Dress to Oppress


Graphic by Johanna Wong

By Markita Schulman

The Tamalpais Union High School District’s “dress and grooming” policy, available in the student planner and online, reads, in part, that “appropriate dress and grooming contribute to a productive learning environment. Students have the right to make individual choices from a wide range of clothing and grooming styles, but they must not present a health or safety hazard or a distraction which would interfere with the education process as determined by the school site administration.” The policy identifies specific guidelines but no consequences for a perceived violation, and the online version is difficult to find. It is not surprising that many students say that they didn’t even know Tam had a dress code until they were told they were breaking it.

Even if the policy were well publicized, its provisions are so vague that it is impossible to determine precisely what attire is prohibited, making compliance difficult and, worse, inviting subjective and discriminatory enforcement.

To my knowledge, Tam’s dress code has not been applied disproportionately or unfairly to minority groups that are often targets of discrimination. The policy is, however, applied differently depending students’ genders and body types.

Tam’s dress code primarily affects female students, despite the fact that the policy itself makes no explicit statements about gender. The majority of rules that actually discuss a particular type or article of clothing pertain to traditionally female clothing. The policy specifically states, “Short-cropped and low-cut tops which expose one’s stomach or chest and extremely short shorts/skirts are not appropriate.” The dress code does include some gender-neutral specifics regarding shoes, jewelry, clothing with writing on it, exposed underwear, etc., but there are no rules that appear to only apply to male students.

Title IX, a federal law that prohibits sex-based discrimination in any federally funded education program activity, includes a section about “disparate impact.” Disparate impact is essentially when a law or policy that seems neutral actually disproportionately affects one group. By limiting what one historically disadvantaged group (women) can or cannot wear, the Tam dress code exerts a disparate impact.

Tam’s dress code teaches conformity and implicitly sexist values, neither of which has a place in a school, which should foster acceptance and individualism. Some proponents of dress codes argue that they teach students the concept of situational appropriateness—that there’s a difference between funeral and beach outfits. But it is at least equally important that students learn how to express and reflect their individual identity in a range of situations. A dress code will only lead to resentment; increased freedom, including the freedom to make mistakes, will help teach how to adapt, rather than to conform.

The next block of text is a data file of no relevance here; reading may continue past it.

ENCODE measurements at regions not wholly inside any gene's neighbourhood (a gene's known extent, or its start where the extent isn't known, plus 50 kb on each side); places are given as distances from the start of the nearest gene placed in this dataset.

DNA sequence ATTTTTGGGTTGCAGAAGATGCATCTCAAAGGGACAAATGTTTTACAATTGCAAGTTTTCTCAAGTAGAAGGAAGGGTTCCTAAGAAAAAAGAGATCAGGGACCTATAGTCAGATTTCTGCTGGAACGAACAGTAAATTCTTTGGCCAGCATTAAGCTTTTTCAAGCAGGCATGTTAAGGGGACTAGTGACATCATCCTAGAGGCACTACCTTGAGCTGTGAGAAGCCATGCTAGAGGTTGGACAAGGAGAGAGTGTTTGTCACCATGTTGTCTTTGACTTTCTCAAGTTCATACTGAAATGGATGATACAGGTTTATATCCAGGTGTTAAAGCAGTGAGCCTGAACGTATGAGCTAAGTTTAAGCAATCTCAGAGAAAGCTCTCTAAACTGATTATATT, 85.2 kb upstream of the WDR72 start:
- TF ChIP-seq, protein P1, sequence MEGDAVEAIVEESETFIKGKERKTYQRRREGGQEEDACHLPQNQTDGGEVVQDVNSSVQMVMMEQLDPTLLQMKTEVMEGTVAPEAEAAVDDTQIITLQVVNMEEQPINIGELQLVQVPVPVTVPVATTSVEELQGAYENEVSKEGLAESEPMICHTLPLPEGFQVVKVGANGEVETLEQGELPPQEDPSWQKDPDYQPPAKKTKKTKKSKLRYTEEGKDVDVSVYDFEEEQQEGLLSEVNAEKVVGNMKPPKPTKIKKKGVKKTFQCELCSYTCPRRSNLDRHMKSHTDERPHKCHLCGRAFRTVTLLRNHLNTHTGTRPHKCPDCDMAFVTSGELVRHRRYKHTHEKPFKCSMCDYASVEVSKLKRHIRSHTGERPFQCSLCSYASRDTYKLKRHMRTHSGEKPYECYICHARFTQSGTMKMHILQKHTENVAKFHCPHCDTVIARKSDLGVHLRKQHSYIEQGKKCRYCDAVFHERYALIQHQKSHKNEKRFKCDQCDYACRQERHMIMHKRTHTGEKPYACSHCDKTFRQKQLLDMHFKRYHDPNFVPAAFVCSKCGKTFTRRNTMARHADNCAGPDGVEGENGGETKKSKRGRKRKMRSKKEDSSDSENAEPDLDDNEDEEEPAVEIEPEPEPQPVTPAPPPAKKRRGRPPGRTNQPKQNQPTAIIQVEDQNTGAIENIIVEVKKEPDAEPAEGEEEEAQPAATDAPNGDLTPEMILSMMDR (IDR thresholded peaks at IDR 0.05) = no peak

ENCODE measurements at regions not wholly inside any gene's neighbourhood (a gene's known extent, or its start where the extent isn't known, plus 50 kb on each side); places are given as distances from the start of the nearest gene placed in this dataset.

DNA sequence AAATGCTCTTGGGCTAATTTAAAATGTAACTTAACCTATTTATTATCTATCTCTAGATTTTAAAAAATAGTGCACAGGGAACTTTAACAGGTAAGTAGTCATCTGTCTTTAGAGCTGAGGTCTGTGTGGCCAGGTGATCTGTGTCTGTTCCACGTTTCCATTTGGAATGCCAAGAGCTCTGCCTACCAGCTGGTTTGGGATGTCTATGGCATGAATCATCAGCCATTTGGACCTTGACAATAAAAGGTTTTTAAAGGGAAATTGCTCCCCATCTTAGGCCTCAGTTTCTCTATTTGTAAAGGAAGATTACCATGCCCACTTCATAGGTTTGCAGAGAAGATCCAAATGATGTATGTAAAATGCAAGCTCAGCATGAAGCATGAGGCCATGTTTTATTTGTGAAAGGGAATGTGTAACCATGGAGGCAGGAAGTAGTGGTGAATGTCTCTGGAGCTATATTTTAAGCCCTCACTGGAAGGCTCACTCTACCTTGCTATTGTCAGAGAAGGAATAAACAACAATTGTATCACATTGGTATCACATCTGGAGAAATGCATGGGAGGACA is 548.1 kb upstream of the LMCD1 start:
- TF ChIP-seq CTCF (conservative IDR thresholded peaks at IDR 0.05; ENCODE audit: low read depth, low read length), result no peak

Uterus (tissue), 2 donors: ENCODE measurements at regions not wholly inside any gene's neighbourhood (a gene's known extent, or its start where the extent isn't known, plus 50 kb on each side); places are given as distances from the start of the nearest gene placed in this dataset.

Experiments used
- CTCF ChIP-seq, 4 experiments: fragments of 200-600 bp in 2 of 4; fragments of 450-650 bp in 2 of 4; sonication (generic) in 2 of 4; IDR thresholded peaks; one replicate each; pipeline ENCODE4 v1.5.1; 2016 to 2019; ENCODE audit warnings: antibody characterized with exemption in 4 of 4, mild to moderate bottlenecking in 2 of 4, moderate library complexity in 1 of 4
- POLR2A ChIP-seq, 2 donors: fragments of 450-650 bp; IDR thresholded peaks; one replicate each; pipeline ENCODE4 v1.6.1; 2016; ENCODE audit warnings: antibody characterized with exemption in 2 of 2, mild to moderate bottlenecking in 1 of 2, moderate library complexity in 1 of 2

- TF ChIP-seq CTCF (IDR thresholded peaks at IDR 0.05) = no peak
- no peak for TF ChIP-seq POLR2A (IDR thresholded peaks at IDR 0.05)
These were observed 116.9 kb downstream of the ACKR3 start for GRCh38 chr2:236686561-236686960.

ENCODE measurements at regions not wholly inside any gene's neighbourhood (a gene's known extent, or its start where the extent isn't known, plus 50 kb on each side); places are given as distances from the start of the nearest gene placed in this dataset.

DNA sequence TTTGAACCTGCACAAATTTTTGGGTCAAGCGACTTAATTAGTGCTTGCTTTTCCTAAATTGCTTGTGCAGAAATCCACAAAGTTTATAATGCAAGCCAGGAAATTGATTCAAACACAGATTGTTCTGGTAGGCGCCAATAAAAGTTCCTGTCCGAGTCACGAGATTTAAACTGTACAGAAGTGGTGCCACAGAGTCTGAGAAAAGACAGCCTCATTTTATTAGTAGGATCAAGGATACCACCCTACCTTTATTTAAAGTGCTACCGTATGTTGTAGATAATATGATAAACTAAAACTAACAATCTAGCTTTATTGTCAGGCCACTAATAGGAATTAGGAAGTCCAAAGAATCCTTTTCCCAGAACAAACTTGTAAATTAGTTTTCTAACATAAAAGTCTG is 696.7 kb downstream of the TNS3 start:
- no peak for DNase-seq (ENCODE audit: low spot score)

Teenage years are a time of exploration and self-expression as we examine our developing identities. Clothing is one way of expressing oneself and one’s sexuality. A school policy that labels certain—usually female—body types parts as inappropriate, inhibits an important element of girls’ emerging identities. Some students, with no intention of sexual expression, can find themselves sexualized by their school or even specific teachers, administrators, or staff members, and punished for being perceived as sexual. Other students who wear clothing as an expression of their sexuality are told that this natural and integral part of themselves is shameful and worthy of punishment.

Tam’s policy includes a prohibition against clothing that might pose a “distraction” to peers. On its face, this seems a commendable goal. But in the context of ambiguous guidelines targeting both “revealing” clothing and the way that clothing looks on different bodies (Bustier girls are targeted, even if they are wearing the same clothing as another student with a different body type.), it is evident that the underlying concern is that students’ bodies will be a “distraction.” The policy enforces demeaning sexual stereotypes on both male and female students.

When students are disciplined because exposing certain parts of their bodies might lead to other students having difficulty focusing, the responsibility of students to focus in class is shifted to those—mainly female—students whose bodies the school considers a distraction. Those students, mostly male, are invited to blame the female students for their own short-comings—in this case, the inability to focus in class. This implies that the male student’s education is more valuable than that of females whose responsibility it is, under the dress code, to make sure the boys can focus. There is no penalty for objectifying or sexualizing the female students.

This type of thinking contributes to a culture of victim-blaming. There is an eerie parallel between saying that a girl is at fault when her clothing leads to boys “distraction” in class and saying that a girl is at fault when her clothing leads to her rape. It underestimates the ability of all students to treat each other with basic respect and instills the idea that we can blame victims for our failings.

If a school can tell you how to dress based on its own arbitrary standards, the implication is that you don’t own or control your body; they do. Tam’s dress code should be abolished because students have not been adequately informed of rules that are overly vague and lend themselves to subjective, discriminatory enforcement, and the policy as a whole is based on conformity and implicit sexism. This is an opportunity for the administration to listen to its students’ concerns and create policies that are fair to and accepting of all students.

Graphic by Johanna Wong
Graphic by Johanna Wong